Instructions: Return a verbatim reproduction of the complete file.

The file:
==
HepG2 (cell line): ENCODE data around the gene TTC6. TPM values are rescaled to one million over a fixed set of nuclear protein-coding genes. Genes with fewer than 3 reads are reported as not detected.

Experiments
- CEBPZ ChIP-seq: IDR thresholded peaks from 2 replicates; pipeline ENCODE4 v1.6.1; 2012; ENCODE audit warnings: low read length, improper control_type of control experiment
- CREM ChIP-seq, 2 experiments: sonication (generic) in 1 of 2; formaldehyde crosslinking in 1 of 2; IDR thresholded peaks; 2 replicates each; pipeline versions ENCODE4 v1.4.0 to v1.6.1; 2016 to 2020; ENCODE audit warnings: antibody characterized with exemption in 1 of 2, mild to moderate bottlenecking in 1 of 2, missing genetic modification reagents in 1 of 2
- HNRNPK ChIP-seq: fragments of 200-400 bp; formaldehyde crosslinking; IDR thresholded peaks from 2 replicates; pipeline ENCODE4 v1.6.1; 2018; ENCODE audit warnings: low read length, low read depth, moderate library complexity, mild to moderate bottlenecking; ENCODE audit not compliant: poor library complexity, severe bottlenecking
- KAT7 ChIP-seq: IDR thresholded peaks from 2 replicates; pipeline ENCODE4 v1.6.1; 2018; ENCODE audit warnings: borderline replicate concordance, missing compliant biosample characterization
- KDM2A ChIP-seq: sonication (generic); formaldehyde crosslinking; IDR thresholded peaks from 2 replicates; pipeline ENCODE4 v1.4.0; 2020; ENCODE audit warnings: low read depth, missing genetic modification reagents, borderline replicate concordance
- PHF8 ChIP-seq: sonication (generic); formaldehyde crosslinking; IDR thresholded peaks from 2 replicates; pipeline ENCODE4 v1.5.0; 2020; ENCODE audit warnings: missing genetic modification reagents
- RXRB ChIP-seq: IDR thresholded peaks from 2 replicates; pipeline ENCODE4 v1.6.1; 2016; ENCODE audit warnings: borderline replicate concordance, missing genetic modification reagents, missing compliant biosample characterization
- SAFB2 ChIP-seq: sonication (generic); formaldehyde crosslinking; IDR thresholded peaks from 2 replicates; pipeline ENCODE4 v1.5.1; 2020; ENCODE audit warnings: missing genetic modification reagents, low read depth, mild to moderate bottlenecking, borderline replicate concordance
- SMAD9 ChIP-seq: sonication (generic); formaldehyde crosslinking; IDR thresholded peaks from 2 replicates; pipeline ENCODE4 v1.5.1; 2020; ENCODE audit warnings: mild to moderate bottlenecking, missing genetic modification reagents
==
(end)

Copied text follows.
HepG2 (cell line): ENCODE data around the gene TTC6. TPM values are rescaled to one million over a fixed set of nuclear protein-coding genes. Genes with fewer than 3 reads are reported as not detected.

Experiments
- CEBPZ ChIP-seq: IDR thresholded peaks from 2 replicates; pipeline ENCODE4 v1.6.1; 2012; ENCODE audit warnings: low read length, improper control_type of control experiment
- CREM ChIP-seq, 2 experiments: sonication (generic) in 1 of 2; formaldehyde crosslinking in 1 of 2; IDR thresholded peaks; 2 replicates each; pipeline versions ENCODE4 v1.4.0 to v1.6.1; 2016 to 2020; ENCODE audit warnings: antibody characterized with exemption in 1 of 2, mild to moderate bottlenecking in 1 of 2, missing genetic modification reagents in 1 of 2
- HNRNPK ChIP-seq: fragments of 200-400 bp; formaldehyde crosslinking; IDR thresholded peaks from 2 replicates; pipeline ENCODE4 v1.6.1; 2018; ENCODE audit warnings: low read length, low read depth, moderate library complexity, mild to moderate bottlenecking; ENCODE audit not compliant: poor library complexity, severe bottlenecking
- KAT7 ChIP-seq: IDR thresholded peaks from 2 replicates; pipeline ENCODE4 v1.6.1; 2018; ENCODE audit warnings: borderline replicate concordance, missing compliant biosample characterization
- KDM2A ChIP-seq: sonication (generic); formaldehyde crosslinking; IDR thresholded peaks from 2 replicates; pipeline ENCODE4 v1.4.0; 2020; ENCODE audit warnings: low read depth, missing genetic modification reagents, borderline replicate concordance
- PHF8 ChIP-seq: sonication (generic); formaldehyde crosslinking; IDR thresholded peaks from 2 replicates; pipeline ENCODE4 v1.5.0; 2020; ENCODE audit warnings: missing genetic modification reagents
- RXRB ChIP-seq: IDR thresholded peaks from 2 replicates; pipeline ENCODE4 v1.6.1; 2016; ENCODE audit warnings: borderline replicate concordance, missing genetic modification reagents, missing compliant biosample characterization
- SAFB2 ChIP-seq: sonication (generic); formaldehyde crosslinking; IDR thresholded peaks from 2 replicates; pipeline ENCODE4 v1.5.1; 2020; ENCODE audit warnings: missing genetic modification reagents, low read depth, mild to moderate bottlenecking, borderline replicate concordance
- SMAD9 ChIP-seq: sonication (generic); formaldehyde crosslinking; IDR thresholded peaks from 2 replicates; pipeline ENCODE4 v1.5.1; 2020; ENCODE audit warnings: mild to moderate bottlenecking, missing genetic modification reagents